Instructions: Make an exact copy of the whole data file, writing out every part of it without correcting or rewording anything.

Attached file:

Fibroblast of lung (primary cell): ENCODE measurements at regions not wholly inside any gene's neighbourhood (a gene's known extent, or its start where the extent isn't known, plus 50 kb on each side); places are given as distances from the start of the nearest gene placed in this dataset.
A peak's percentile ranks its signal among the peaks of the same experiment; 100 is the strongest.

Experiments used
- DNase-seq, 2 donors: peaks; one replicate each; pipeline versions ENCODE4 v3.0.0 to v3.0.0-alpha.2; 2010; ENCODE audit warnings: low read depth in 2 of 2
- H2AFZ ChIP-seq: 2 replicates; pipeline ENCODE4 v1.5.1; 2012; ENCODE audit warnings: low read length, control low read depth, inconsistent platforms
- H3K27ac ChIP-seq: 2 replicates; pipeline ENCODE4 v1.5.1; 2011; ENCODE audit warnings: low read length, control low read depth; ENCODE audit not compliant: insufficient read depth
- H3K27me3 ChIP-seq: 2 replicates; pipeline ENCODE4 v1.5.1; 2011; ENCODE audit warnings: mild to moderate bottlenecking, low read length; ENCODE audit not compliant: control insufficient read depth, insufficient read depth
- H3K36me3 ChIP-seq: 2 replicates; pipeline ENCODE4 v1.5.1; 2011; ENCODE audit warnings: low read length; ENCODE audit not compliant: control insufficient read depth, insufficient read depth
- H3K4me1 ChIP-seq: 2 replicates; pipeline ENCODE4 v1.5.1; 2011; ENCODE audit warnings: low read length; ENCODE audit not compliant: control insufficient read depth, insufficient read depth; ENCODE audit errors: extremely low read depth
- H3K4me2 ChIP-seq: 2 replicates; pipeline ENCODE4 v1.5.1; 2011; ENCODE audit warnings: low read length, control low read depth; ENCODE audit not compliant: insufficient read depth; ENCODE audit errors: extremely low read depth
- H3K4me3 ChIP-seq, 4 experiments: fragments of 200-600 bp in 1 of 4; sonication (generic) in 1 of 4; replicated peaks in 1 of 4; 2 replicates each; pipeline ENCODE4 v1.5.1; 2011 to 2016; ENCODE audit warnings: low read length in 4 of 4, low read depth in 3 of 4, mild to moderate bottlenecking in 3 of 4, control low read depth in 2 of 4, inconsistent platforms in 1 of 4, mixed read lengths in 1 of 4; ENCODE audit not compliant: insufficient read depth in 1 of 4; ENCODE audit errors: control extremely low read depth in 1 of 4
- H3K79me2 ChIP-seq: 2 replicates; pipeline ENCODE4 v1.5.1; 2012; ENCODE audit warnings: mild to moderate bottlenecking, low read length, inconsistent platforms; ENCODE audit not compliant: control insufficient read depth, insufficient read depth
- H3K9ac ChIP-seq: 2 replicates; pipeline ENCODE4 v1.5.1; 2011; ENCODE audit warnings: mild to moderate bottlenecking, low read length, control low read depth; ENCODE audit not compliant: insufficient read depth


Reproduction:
Fibroblast of lung (primary cell): ENCODE measurements at regions not wholly inside any gene's neighbourhood (a gene's known extent, or its start where the extent isn't known, plus 50 kb on each side); places are given as distances from the start of the nearest gene placed in this dataset.
A peak's percentile ranks its signal among the peaks of the same experiment; 100 is the strongest.

Experiments used
- DNase-seq, 2 donors: peaks; one replicate each; pipeline versions ENCODE4 v3.0.0 to v3.0.0-alpha.2; 2010; ENCODE audit warnings: low read depth in 2 of 2
- H2AFZ ChIP-seq: 2 replicates; pipeline ENCODE4 v1.5.1; 2012; ENCODE audit warnings: low read length, control low read depth, inconsistent platforms
- H3K27ac ChIP-seq: 2 replicates; pipeline ENCODE4 v1.5.1; 2011; ENCODE audit warnings: low read length, control low read depth; ENCODE audit not compliant: insufficient read depth
- H3K27me3 ChIP-seq: 2 replicates; pipeline ENCODE4 v1.5.1; 2011; ENCODE audit warnings: mild to moderate bottlenecking, low read length; ENCODE audit not compliant: control insufficient read depth, insufficient read depth
- H3K36me3 ChIP-seq: 2 replicates; pipeline ENCODE4 v1.5.1; 2011; ENCODE audit warnings: low read length; ENCODE audit not compliant: control insufficient read depth, insufficient read depth
- H3K4me1 ChIP-seq: 2 replicates; pipeline ENCODE4 v1.5.1; 2011; ENCODE audit warnings: low read length; ENCODE audit not compliant: control insufficient read depth, insufficient read depth; ENCODE audit errors: extremely low read depth
- H3K4me2 ChIP-seq: 2 replicates; pipeline ENCODE4 v1.5.1; 2011; ENCODE audit warnings: low read length, control low read depth; ENCODE audit not compliant: insufficient read depth; ENCODE audit errors: extremely low read depth
- H3K4me3 ChIP-seq, 4 experiments: fragments of 200-600 bp in 1 of 4; sonication (generic) in 1 of 4; replicated peaks in 1 of 4; 2 replicates each; pipeline ENCODE4 v1.5.1; 2011 to 2016; ENCODE audit warnings: low read length in 4 of 4, low read depth in 3 of 4, mild to moderate bottlenecking in 3 of 4, control low read depth in 2 of 4, inconsistent platforms in 1 of 4, mixed read lengths in 1 of 4; ENCODE audit not compliant: insufficient read depth in 1 of 4; ENCODE audit errors: control extremely low read depth in 1 of 4
- H3K79me2 ChIP-seq: 2 replicates; pipeline ENCODE4 v1.5.1; 2012; ENCODE audit warnings: mild to moderate bottlenecking, low read length, inconsistent platforms; ENCODE audit not compliant: control insufficient read depth, insufficient read depth
- H3K9ac ChIP-seq: 2 replicates; pipeline ENCODE4 v1.5.1; 2011; ENCODE audit warnings: mild to moderate bottlenecking, low read length, control low read depth; ENCODE audit not compliant: insufficient read depth